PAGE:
Ascension Michigan doctor shares the importance of health screenings for Black men | Ascension

Ascension Michigan doctor shares the importance of health screenings for Black men


Getting the preventive care and screenings you need is important for you and your family, but discussing health problems can be uncomfortable for many men – especially Black men.

"I've noticed in the Black community that we don't always discuss health. Some things are kept close to the vest, so to speak," said Kwame Francis, MD, primary care doctor at Ascension St. John Hospital.

Dr. Francis has found that many Black men have limited interactions with doctors and the healthcare system except for emergency care. Preventive and primary care has not always been a priority for them.

"A lot of time, men's appointments are made by a female in their life, whether an intimate partner or a daughter. They're not usually making appointments themselves," he said.

Dr. Francis has often cared for multiple generations of a family at one time and sees the benefits of families coming together to prioritize their health. Here’s how he says men's health screenings can help manage your family’s health and catch health concerns early:

Understand what a health screening is

The term “screening” is very often misunderstood. Screening is when a doctor looks for signs of an illness or a health condition before symptoms occur. With regular men's health screenings, you and your doctor can find health concerns early, when they are most treatable.

You may come to your appointment with no symptoms of chest pain or shortness of breath, but there might be something that is a cause for concern. A screening test can determine what you may have and help a doctor offer options for treatment.

Recommended screening tests for men

There is only one screening that is specific to men, and that is a prostate screening. At Ascension Michigan, it is recommended that men in their 40s speak to their doctor about PSA-based prostate cancer screening – a blood test that can spot early signs of a possible cancer.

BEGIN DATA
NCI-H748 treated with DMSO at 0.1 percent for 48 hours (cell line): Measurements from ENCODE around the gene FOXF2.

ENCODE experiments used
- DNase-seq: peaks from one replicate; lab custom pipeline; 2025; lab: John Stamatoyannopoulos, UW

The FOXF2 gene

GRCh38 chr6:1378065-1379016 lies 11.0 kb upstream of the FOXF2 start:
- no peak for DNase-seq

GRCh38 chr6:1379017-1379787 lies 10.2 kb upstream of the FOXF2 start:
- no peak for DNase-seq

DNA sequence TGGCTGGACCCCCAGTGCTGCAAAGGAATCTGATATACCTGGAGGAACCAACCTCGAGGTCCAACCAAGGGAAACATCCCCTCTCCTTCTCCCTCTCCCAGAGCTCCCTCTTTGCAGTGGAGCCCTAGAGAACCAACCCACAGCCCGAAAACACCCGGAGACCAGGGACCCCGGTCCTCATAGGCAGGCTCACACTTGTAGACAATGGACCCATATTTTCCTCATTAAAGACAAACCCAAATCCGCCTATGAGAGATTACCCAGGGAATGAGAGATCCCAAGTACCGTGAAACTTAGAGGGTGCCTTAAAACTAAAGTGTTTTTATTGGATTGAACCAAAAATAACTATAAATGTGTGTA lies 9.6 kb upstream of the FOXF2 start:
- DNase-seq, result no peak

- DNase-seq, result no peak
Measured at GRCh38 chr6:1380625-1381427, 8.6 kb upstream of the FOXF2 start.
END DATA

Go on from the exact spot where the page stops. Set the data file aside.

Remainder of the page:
Men should also talk to their doctor about colon cancer, lung cancer, cholesterol and diabetes screenings. I recommend patients ask the men in their family — father, grandfather, uncles, and brothers — if they have any issues with their prostate. Symptoms to consider include difficulty with urination, a weak urine stream, and having to wake up multiple times at night to use the bathroom.

Find a doctor that will listen to you

A conversation with a doctor about your health is the first step in the health screening process. Some screenings are just a simple conversation. A doctor can screen and find treatment based on the information you share.

Finding a doctor who can relate to you personally and culturally can make a difference. Most of the time, your screening will focus on health goals, personal medical history and family history.

Collaborate with your doctor on a health plan

A physical exam will occur after learning about health concerns and medical history. You and your doctor will decide together what is next to manage your health concerns or goals. Your doctor will recommend testing and educate you about the benefits and risks of every test. You'll learn how each test will help doctors determine what is next in your care plan. Then together, you and your doctor would make a follow-up plan, whether in a month, two months or anytime after that.

Personalized care for men's health concerns 

Whether you need preventive care, are concerned about new symptoms, want to check on an ongoing condition, or just aren't feeling well, it's important not to delay care. 

At Ascension Michigan, we listen to understand you and your current health concerns. Then work with you to make sure you get the care that’s right for you. Visit ascension.org/SoutheastMIScreenings or call 586-296-6213 to schedule an appointment.